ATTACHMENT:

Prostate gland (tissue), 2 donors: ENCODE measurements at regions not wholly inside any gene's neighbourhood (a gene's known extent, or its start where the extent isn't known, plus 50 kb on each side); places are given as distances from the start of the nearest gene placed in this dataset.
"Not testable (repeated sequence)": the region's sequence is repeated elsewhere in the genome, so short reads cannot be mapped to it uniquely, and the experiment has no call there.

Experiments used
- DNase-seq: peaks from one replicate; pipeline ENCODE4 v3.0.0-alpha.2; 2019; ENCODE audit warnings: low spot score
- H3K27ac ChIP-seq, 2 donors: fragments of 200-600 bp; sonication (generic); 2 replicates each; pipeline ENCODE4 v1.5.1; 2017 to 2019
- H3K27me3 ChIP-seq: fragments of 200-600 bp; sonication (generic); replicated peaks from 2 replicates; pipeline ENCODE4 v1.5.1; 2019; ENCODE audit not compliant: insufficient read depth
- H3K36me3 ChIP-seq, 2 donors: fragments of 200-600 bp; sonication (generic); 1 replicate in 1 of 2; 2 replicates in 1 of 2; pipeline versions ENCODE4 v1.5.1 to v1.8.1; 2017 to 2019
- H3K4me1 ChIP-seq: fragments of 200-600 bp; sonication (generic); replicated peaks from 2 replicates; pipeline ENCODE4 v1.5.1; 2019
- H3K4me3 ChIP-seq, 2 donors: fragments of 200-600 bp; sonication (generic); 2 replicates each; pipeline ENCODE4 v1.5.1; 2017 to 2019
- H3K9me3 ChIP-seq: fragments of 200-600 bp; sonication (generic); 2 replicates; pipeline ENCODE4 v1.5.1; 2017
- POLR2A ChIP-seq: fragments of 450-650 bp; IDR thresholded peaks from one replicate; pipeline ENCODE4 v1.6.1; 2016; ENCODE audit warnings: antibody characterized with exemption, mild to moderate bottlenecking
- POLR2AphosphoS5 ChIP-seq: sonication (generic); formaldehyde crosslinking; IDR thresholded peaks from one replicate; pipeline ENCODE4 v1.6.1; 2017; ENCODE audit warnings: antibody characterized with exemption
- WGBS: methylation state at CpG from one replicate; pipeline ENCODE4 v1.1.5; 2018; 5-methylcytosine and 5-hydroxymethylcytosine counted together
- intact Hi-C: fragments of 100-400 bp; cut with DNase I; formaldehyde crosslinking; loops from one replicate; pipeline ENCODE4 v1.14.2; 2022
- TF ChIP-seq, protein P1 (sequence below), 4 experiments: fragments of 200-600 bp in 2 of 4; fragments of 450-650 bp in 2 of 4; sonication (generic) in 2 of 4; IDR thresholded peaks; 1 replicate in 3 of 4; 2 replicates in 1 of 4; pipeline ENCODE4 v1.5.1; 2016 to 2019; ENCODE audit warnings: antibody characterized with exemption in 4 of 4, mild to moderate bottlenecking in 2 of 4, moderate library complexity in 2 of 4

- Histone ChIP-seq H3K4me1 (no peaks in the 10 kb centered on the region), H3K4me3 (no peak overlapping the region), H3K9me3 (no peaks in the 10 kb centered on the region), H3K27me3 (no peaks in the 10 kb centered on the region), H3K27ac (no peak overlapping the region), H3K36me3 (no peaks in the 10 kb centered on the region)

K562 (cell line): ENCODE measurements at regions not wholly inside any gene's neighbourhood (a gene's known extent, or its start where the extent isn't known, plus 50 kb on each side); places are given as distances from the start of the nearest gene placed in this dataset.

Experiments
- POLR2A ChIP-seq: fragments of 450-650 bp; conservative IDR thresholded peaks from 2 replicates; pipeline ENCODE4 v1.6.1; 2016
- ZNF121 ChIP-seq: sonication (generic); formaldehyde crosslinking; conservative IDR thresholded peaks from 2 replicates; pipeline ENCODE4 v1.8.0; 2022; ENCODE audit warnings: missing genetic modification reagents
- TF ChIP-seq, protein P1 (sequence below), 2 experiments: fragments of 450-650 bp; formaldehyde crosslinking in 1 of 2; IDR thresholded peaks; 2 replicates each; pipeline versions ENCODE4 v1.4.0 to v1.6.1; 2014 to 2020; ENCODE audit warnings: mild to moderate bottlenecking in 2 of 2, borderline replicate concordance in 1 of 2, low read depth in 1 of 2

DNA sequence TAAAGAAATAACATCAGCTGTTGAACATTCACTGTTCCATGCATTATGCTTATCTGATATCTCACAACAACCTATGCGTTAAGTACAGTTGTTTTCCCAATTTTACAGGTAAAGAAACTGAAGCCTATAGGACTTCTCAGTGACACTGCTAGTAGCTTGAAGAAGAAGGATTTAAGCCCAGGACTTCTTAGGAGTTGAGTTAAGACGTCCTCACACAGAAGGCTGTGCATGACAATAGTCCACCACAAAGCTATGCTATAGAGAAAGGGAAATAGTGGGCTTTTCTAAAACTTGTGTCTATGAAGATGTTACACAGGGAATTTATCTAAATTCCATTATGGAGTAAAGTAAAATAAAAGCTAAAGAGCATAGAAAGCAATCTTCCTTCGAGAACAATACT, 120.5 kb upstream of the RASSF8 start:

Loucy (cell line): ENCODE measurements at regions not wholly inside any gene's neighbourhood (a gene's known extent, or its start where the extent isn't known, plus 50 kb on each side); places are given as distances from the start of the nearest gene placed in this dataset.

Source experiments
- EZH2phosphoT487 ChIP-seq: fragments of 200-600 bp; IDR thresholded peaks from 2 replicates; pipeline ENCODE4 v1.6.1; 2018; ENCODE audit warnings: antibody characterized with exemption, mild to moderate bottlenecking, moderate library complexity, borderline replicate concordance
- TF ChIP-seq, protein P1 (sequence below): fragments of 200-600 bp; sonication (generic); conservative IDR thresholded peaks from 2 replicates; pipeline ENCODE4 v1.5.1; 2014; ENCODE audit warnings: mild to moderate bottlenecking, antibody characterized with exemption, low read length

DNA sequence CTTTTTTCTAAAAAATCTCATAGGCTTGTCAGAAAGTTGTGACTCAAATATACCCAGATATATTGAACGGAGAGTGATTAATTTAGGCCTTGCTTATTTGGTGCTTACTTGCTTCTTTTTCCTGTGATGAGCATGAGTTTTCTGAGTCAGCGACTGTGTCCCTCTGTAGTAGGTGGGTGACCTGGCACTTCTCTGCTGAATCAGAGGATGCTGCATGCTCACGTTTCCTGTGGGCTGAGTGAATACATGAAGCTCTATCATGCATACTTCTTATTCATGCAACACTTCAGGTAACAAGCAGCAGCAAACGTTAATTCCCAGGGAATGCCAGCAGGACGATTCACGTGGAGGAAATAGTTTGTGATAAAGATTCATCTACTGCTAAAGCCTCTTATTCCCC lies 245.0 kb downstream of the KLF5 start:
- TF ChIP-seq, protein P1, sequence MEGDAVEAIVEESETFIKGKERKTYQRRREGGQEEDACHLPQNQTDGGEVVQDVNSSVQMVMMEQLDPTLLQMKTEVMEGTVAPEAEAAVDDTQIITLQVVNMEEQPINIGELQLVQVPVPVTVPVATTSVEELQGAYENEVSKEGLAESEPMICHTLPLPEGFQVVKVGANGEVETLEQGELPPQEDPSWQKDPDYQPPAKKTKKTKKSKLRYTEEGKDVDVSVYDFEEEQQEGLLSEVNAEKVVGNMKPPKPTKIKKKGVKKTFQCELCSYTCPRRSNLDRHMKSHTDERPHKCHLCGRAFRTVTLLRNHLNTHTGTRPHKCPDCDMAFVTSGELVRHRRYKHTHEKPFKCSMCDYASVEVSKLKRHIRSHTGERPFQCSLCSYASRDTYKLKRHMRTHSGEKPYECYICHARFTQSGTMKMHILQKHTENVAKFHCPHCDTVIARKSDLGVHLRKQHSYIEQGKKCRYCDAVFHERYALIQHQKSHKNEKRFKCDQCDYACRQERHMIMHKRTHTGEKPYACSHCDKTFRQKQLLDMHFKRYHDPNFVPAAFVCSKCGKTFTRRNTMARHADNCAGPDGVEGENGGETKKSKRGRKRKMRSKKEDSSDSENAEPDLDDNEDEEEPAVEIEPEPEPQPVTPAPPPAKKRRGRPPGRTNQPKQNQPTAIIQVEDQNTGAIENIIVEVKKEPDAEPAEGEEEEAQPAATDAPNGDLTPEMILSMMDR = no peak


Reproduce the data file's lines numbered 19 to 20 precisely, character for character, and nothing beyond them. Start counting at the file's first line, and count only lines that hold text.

- POLR2A ChIP-seq: fragments of 450-650 bp; conservative IDR thresholded peaks from 2 replicates; pipeline ENCODE4 v1.6.1; 2016
- ZNF121 ChIP-seq: sonication (generic); formaldehyde crosslinking; conservative IDR thresholded peaks from 2 replicates; pipeline ENCODE4 v1.8.0; 2022; ENCODE audit warnings: missing genetic modification reagents